A group of rogue Paterson police officers who targeted pedestrians and motorists for stops just to steal their money exchanged texts about it, authorities revealed Wednesday.
The evidence, obtained by the FBI, is described in a nine-count federal grand jury indictment charging Officer Eudy Ramos, 28, of Paterson, with violating and conspiring to violate the victims’ civil rights, as well as with filing false reports to cover up his crimes.
Ramos was one of three city officers originally identified as being arrested and charged by the FBI last April.
He “targeted, stopped and searched” specific vehicles and “illegally seized cash” from the occupants from at least 2016 until April 2018 along with Officers Jonathan Bustios, Matthew Torres and two other officers who weren’t identified in the indictment, the grand jury found.
“They also illegally stopped and searched individuals in buildings or on the streets of Paterson and seized their cash,” U.S. Attorney Craig Carpenito said.
“They split the cash among themselves and submitted false reports to the [Paterson Police Department], omitting their illegal conduct or lying about it,” he said.
Ramos and the other officers communicated, in part, through text messages, the indictment says.
On Feb. 24, 2018, Ramos texted Bustios and Torres asking if they were in the mood for “weekend mangoes,” using the code word “mango” to refer to the illegal seizure of cash, Carpenito said.
The next day, Ramos texted Bustios about “tryna get someone in a car,” referring to what the U.S. attorney said was Ramos’s plan to illegally steal cash from the vehicle occupants.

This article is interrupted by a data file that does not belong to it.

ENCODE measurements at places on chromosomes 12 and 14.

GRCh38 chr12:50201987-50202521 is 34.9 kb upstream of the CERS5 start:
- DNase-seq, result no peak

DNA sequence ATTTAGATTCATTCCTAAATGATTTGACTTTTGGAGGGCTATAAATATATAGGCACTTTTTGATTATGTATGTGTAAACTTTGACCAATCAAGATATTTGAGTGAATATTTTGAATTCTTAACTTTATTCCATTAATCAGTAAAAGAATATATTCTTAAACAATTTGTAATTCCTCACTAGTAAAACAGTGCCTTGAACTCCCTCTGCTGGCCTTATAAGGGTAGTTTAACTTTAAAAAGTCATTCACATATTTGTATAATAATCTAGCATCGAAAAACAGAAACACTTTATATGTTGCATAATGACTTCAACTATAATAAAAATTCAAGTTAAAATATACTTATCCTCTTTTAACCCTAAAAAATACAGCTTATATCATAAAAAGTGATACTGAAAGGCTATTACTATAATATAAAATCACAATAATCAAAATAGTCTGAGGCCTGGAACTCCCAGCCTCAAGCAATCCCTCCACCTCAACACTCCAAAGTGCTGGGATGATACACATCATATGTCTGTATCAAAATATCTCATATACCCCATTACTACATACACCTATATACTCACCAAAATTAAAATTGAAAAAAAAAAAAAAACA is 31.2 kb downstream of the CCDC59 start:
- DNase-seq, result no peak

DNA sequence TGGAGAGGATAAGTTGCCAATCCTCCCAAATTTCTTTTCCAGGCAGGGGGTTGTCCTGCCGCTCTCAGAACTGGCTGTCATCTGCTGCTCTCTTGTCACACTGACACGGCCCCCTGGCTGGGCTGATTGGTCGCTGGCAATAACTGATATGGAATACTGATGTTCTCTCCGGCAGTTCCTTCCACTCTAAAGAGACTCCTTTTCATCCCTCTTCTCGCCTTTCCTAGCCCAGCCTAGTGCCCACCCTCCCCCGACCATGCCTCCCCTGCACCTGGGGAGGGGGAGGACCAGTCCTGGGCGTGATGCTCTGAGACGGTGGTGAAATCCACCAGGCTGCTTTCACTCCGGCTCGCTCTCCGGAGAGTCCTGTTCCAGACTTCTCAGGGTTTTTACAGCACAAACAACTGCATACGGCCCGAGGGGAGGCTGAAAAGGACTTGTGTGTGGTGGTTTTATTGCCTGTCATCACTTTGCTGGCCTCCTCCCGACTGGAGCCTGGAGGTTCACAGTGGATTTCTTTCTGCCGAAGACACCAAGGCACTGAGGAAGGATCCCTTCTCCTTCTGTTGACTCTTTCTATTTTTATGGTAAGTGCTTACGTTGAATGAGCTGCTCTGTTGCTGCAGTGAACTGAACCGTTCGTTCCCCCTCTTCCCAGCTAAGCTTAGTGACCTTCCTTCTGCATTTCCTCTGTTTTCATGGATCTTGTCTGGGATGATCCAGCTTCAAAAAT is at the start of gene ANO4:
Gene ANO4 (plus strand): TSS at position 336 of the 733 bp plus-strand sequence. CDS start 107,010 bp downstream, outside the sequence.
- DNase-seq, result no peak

On Dec. 7, 2017, Bustios sent a text message to Ramos that “83 auburn back door is open,” the FBI found.
The 83 Auburn Street address was one of several locations that Ramos and others targeted for illegal cash seizures, Carpenito explained.
“On my way,” he said Ramos responded.
Among the crimes, Carpenito said:
“On Feb.1, 2017, Ramos and another PPD officer stopped and searched a vehicle, detained and handcuffed the occupants, and stole approximately $10,000 from one of the passengers. Ramos and his conspirator split the money between themselves and omitted any mention of the $10,000 in the PPD incident report and prisoner property report.
“On Dec. 1, 2017, Ramos and Bustios stopped and searched an individual on a street corner in Paterson and stole approximately $1,000 from the individual. After the theft, a video of a portion of the encounter was posted to Twitter.
“On Dec. 7, 2017, Torres and Ramos conducted a vehicle stop in Paterson. Torres and Ramos searched the vehicle, the driver, and the passenger, who had $3,100 and marijuana.
“Ramos told the passenger that instead of charging the passenger with distribution of marijuana they could take $500 from the passenger and have the passenger sign a piece of paper. Ramos then purportedly placed a call to his superior and told the passenger that the superior officer said it had to be $800.
“Ramos took out a piece of paper, wrote on it, and told the passenger to sign it. The passenger did not know what was written on the paper.
“Afterwards, Torres and Ramos released the driver and passenger. Torres and Ramos shared the stolen cash proceeds. Ramos and Torres did not report the stop and search of the vehicle and its occupants, or the cash seizure, to the Paterson Police Department.”
FOR MORE DETAILS: Feds: Crooked Paterson Cops Stole Guns, Cash In Illegal Stops, Searches
Carpenito credited special agents of the FBI with the investigation leading to today’s indictment.
He also thanked the Passaic County Prosecutor’s Office, the Paterson Police Department, and the Paterson PD’s Office of Internal Affairs for their assistance.
Handling the case for the government is Assistant U.S. Attorney Rahul Agarwal, deputy chief of Carpenito’s Criminal Division in Newark.
RECOGNIZE HER? Paterson police turned to the public for help Wednesday in trying to catch a woman who robbed a local bank of more than $5,000.
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